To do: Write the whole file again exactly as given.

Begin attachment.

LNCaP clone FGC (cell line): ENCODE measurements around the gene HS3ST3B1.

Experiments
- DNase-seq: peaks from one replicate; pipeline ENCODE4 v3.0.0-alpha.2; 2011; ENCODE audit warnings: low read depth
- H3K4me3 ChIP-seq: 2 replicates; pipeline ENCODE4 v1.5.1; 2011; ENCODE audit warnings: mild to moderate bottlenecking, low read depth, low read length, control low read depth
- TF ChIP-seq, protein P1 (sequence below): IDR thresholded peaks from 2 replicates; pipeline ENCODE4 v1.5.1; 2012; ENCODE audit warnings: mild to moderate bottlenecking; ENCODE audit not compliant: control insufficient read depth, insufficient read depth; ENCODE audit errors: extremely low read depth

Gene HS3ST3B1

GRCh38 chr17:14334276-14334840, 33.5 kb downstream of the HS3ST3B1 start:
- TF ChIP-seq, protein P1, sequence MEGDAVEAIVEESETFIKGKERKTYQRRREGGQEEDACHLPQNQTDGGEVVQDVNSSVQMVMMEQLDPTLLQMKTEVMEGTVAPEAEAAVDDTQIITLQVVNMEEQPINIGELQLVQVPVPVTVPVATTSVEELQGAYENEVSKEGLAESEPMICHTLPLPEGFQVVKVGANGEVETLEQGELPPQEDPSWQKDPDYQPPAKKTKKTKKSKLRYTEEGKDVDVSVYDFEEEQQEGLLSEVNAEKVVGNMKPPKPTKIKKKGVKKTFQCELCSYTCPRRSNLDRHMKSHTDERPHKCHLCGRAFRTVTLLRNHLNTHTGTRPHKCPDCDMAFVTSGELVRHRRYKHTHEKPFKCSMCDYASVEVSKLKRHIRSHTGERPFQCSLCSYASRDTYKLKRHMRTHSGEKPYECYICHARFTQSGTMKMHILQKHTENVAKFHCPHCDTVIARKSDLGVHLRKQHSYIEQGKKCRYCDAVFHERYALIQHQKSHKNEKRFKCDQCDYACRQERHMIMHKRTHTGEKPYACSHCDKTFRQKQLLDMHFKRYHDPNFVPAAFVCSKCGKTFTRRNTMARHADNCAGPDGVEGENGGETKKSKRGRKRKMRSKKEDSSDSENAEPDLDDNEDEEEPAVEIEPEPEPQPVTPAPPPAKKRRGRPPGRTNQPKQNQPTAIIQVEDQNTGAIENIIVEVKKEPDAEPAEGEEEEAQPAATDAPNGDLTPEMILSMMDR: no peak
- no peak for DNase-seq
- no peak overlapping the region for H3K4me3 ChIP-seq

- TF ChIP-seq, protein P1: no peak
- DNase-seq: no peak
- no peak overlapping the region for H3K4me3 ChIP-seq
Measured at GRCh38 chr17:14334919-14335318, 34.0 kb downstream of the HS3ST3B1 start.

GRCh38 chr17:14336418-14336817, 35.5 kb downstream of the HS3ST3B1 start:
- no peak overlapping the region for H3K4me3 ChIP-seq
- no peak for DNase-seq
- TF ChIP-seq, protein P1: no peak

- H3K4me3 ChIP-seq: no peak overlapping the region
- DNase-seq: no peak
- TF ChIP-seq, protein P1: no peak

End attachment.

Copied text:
LNCaP clone FGC (cell line): ENCODE measurements around the gene HS3ST3B1.

Experiments
- DNase-seq: peaks from one replicate; pipeline ENCODE4 v3.0.0-alpha.2; 2011; ENCODE audit warnings: low read depth
- H3K4me3 ChIP-seq: 2 replicates; pipeline ENCODE4 v1.5.1; 2011; ENCODE audit warnings: mild to moderate bottlenecking, low read depth, low read length, control low read depth
- TF ChIP-seq, protein P1 (sequence below): IDR thresholded peaks from 2 replicates; pipeline ENCODE4 v1.5.1; 2012; ENCODE audit warnings: mild to moderate bottlenecking; ENCODE audit not compliant: control insufficient read depth, insufficient read depth; ENCODE audit errors: extremely low read depth

Gene HS3ST3B1

GRCh38 chr17:14334276-14334840, 33.5 kb downstream of the HS3ST3B1 start:
- TF ChIP-seq, protein P1, sequence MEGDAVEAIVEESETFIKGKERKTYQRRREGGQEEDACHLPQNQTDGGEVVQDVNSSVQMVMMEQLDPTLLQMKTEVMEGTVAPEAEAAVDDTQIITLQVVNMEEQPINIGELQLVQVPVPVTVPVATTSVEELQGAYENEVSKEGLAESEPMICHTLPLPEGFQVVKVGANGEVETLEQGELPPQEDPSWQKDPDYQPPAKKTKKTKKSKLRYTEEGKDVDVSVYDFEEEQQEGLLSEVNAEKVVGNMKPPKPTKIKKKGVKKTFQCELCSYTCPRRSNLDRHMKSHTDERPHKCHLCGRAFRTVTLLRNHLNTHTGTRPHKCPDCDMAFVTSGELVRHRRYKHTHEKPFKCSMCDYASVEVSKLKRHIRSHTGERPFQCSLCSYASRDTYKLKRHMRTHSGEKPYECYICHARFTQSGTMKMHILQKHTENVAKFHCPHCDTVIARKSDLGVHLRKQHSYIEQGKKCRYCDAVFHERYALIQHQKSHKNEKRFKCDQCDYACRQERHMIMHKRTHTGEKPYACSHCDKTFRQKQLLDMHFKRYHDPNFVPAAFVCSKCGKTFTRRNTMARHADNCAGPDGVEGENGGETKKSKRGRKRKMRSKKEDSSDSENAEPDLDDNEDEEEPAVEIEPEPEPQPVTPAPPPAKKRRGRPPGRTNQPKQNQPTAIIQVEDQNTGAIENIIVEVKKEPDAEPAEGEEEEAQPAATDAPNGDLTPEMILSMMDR: no peak
- no peak for DNase-seq
- no peak overlapping the region for H3K4me3 ChIP-seq

- TF ChIP-seq, protein P1: no peak
- DNase-seq: no peak
- no peak overlapping the region for H3K4me3 ChIP-seq
Measured at GRCh38 chr17:14334919-14335318, 34.0 kb downstream of the HS3ST3B1 start.

GRCh38 chr17:14336418-14336817, 35.5 kb downstream of the HS3ST3B1 start:
- no peak overlapping the region for H3K4me3 ChIP-seq
- no peak for DNase-seq
- TF ChIP-seq, protein P1: no peak

- H3K4me3 ChIP-seq: no peak overlapping the region
- DNase-seq: no peak
- TF ChIP-seq, protein P1: no peak